37. 37. The Endocrine System <ul><li>Calcitonin , when released, lowers the amount of calcium in the blood. </li></ul><ul><li>Inadequate levels of thyroid hormones = hypothyroidism, or Myxedema. </li></ul><ul><li>Myxedema symptoms: </li></ul><ul><ul><li>Facial bloating </li></ul></ul><ul><ul><li>weakness </li></ul></ul><ul><ul><li>cold intolerance </li></ul></ul><ul><ul><li>lethargy </li></ul></ul><ul><ul><li>altered mental status </li></ul></ul><ul><ul><li>oily skin and hair </li></ul></ul><ul><ul><li>TX: replacement of thyroid hormone. </li></ul></ul>
  38. 38. The Endocrine System <ul><li>Increased thyroid hormone release causes hyperthyroidism, commonly called Graves’ disease. </li></ul><ul><ul><li>Signs and symptoms: </li></ul></ul><ul><ul><ul><li>insomnia, fatigue </li></ul></ul></ul><ul><ul><ul><li>tachycardia </li></ul></ul></ul><ul><ul><ul><li>hypertension </li></ul></ul></ul><ul><ul><ul><li>heat intolerance </li></ul></ul></ul><ul><ul><ul><li>weight loss </li></ul></ul></ul><ul><ul><li>Long term hyperthyroidism: </li></ul></ul><ul><ul><ul><li>Exopthalmos </li></ul></ul></ul><ul><ul><ul><ul><li>bulging of the eyeballs (picture Barbara Bush) </li></ul></ul></ul></ul><ul><ul><ul><li>In severe cases - a medical emergency called thyrotoxicosis can result. </li></ul></ul></ul>
  39. 39. The Endocrine System <ul><li>Parathyroid Glands </li></ul><ul><ul><li>small, pea-shaped glands, located in the neck near the thyroid </li></ul></ul><ul><ul><li>usually 4 - number can vary </li></ul></ul><ul><ul><li>regulate the level of calcium in the body </li></ul></ul><ul><ul><li>produce parathyroid hormone -  level of calcium in blood </li></ul></ul><ul><ul><li>Hypocalcemia can result if parathyroids are removed or destroyed. </li></ul></ul>
  40. 40. The Endocrine System <ul><li>Pancreas </li></ul><ul><ul><li>a key gland located in the folds of the duodenum </li></ul></ul><ul><ul><li>has both endocrine and exocrine functions </li></ul></ul><ul><ul><li>secretes several key digestive enzymes </li></ul></ul><ul><li>Islets of Langerhans </li></ul><ul><ul><li>specialized tissues in which the endocrine functions of the pancreas occurs </li></ul></ul><ul><ul><li>include 3 types of cells: </li></ul></ul><ul><ul><ul><li>alpha (  ) </li></ul></ul></ul><ul><ul><ul><li>beta (  ) </li></ul></ul></ul><ul><ul><ul><li>delta (  ) </li></ul></ul></ul><ul><ul><li>each secretes an important hormone. </li></ul></ul>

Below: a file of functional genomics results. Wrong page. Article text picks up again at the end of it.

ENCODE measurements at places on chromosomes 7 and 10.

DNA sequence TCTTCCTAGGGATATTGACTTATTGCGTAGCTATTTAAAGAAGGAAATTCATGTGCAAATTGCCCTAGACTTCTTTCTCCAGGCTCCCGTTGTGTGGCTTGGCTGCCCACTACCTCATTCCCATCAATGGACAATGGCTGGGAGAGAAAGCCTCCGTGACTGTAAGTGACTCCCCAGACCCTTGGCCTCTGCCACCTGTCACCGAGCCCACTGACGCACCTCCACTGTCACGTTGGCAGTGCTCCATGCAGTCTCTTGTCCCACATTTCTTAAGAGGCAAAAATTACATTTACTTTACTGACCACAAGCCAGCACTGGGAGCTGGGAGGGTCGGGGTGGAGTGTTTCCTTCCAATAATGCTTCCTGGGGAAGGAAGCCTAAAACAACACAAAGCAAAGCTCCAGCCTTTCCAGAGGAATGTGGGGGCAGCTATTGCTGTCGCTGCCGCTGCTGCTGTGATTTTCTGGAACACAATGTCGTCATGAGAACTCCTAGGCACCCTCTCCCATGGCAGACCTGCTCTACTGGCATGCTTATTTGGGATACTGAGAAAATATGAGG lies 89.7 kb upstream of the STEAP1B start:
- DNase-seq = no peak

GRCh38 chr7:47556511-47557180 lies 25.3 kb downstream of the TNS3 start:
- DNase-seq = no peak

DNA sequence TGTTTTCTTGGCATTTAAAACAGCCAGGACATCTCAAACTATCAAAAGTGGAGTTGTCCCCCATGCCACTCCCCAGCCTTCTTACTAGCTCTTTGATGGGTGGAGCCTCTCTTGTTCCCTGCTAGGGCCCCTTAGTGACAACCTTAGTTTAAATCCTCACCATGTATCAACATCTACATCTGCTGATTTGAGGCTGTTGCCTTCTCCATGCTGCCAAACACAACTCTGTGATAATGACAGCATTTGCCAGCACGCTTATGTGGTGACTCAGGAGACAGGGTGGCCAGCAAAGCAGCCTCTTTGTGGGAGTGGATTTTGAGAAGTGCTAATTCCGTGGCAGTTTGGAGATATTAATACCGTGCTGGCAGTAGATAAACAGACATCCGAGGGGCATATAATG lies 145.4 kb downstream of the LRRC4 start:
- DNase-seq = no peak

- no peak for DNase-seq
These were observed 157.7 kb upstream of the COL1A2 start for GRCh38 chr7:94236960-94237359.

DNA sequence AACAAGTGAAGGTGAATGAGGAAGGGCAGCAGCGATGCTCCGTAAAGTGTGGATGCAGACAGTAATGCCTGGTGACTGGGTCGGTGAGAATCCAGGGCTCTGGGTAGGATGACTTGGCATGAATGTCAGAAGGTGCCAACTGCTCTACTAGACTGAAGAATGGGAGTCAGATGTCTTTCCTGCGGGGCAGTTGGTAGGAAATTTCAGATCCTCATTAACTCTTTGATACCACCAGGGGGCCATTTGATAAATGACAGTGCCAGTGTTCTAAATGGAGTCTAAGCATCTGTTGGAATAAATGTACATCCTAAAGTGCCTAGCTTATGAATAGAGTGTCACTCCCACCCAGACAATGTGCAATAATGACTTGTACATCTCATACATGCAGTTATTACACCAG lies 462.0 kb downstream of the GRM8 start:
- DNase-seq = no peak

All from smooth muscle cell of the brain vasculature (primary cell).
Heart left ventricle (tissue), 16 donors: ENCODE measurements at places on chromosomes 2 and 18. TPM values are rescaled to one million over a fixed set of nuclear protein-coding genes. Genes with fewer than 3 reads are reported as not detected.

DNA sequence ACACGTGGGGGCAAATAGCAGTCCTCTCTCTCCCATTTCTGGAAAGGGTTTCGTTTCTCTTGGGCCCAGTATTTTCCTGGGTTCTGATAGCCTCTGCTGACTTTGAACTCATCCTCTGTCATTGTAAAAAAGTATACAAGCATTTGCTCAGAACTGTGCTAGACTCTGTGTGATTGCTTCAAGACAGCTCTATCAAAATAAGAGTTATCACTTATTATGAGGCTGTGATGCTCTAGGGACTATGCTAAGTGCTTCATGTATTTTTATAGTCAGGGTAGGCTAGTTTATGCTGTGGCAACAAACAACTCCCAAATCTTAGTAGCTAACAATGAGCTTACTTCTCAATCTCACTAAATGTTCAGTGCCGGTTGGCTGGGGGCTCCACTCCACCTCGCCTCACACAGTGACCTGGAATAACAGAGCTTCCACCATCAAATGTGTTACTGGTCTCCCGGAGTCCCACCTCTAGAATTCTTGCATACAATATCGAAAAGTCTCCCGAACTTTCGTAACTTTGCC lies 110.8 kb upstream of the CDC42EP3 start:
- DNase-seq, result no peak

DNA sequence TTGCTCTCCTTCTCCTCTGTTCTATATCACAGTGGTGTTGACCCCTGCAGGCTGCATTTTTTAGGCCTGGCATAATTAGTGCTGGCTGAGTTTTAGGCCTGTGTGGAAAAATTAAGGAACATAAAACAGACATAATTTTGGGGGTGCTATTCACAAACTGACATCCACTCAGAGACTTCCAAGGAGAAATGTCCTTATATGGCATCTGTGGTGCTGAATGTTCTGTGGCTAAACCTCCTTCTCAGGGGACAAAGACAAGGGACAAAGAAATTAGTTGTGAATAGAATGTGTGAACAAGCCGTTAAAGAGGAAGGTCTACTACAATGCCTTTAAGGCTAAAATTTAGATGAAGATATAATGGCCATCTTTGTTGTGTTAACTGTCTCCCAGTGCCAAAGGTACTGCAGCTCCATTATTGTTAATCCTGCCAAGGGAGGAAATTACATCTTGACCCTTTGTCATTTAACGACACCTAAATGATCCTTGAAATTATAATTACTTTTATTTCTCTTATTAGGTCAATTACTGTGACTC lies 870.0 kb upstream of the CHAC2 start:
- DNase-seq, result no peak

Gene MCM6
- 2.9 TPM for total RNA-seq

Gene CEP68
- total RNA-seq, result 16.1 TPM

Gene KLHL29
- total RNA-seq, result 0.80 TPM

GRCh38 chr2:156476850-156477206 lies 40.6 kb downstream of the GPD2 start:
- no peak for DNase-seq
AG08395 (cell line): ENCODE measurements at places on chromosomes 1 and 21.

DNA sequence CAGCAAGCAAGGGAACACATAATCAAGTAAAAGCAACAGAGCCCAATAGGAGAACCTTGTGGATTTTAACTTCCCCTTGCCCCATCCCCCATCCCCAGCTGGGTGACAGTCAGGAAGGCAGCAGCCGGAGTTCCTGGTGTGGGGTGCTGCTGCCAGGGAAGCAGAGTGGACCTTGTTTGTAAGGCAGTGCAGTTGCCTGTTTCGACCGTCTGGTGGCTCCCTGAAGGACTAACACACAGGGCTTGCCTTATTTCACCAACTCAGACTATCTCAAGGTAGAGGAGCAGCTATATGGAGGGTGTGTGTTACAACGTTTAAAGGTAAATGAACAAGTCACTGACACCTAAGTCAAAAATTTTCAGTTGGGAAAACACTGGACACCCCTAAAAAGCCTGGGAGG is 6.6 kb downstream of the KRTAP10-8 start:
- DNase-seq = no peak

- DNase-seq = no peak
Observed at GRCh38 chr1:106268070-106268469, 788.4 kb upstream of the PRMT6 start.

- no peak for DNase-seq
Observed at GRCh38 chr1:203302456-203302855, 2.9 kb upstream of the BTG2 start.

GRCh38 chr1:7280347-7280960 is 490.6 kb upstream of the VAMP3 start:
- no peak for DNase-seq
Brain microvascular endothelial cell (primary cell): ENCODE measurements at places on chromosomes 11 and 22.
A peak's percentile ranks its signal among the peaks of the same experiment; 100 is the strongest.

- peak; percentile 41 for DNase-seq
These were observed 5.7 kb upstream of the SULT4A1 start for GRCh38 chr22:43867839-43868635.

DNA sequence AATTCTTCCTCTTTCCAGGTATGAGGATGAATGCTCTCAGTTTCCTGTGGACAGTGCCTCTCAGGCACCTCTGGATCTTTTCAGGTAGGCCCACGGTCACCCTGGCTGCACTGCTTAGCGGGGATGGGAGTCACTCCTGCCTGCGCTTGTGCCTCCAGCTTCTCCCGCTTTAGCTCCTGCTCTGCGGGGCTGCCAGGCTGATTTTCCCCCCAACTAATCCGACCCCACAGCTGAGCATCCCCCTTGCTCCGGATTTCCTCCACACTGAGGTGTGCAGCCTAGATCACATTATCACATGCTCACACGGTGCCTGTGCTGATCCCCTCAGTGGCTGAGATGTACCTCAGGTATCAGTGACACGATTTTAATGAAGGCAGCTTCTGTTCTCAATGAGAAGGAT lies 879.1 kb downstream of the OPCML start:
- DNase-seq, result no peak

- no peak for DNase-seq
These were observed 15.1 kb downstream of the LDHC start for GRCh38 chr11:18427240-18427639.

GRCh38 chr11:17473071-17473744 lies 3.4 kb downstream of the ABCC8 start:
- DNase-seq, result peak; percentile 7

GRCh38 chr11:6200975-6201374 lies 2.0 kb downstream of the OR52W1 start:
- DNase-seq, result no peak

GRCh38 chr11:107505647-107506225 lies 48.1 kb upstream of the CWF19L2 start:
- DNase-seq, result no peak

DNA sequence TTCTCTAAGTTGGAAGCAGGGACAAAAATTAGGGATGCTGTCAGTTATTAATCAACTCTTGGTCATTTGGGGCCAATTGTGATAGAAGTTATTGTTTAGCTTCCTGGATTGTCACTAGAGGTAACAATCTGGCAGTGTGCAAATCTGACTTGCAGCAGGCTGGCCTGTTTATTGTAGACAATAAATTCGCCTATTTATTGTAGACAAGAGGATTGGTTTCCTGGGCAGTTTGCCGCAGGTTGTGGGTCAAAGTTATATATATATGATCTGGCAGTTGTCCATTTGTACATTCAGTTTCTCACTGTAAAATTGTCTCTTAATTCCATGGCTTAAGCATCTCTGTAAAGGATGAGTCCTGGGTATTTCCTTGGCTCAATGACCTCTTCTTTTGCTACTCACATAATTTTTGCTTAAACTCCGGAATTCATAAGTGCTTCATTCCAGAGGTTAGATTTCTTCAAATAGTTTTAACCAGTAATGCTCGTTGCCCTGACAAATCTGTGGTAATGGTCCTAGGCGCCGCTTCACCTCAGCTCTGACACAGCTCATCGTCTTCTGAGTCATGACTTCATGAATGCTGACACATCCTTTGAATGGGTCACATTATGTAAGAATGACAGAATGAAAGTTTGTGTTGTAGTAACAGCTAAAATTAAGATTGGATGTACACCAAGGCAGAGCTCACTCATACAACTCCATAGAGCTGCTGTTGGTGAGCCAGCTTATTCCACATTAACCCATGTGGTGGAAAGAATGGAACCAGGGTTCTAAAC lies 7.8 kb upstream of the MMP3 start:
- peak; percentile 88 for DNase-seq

41. 41. The Endocrine System <ul><li>Alpha (  ) cells release glucagon , essential for controlling blood glucose levels. </li></ul><ul><li>When blood glucose levels fall,  cells  the amount of glucagon in the blood . </li></ul><ul><li>The surge of glucagon stimulates the liver to release glucose stores (from glycogen and additional storage sites). </li></ul><ul><li>Also, glucagon stimulates the liver to manufacture glucose - </li></ul><ul><li>gluconeogenesis. </li></ul>
  42. 42. The Endocrine System <ul><li>Beta Cells (  ) release insulin (antagonistic to glucagon). </li></ul><ul><li>Insulin  the rate at which various body cells take up glucose. Thus, insulin lowers the blood glucose level. </li></ul><ul><li>Insulin is rapidly broken down by the liver and must be secreted constantly. </li></ul><ul><li>Delta Cells (  ) produce somatostatin, which inhibits both glucagon and insulin. </li></ul>
  43. 43. The Endocrine System <ul><li>Adrenal Glands </li></ul><ul><ul><li>2 small glands that sit atop both kidneys. </li></ul></ul><ul><ul><li>Each has 2 divisions, each with different functions. </li></ul></ul><ul><li>the Adrenal Medulla secretes the catecholamine hormones norepinephrine and epinephrine (closely related to the sympathetic component of the autonomic nervous system). </li></ul>
  44. 44. The Endocrine System <ul><li>The Adrenal Cortex secretes 3 classes of hormones, all steroid hormones: </li></ul><ul><ul><li>gluticocorticoids mineralocorticoids </li></ul></ul><ul><ul><li>androgenic hormones </li></ul></ul><ul><li>One at a time… </li></ul><ul><ul><li>gluticocorticoids: </li></ul></ul><ul><ul><li>accounts for 95% of adrenal cortex hormone production </li></ul></ul><ul><ul><li> the level of glucose in the blood </li></ul></ul><ul><ul><li>Released in response to stress, injury, or serious infection - like the hormones from the adrenal medulla. </li></ul></ul>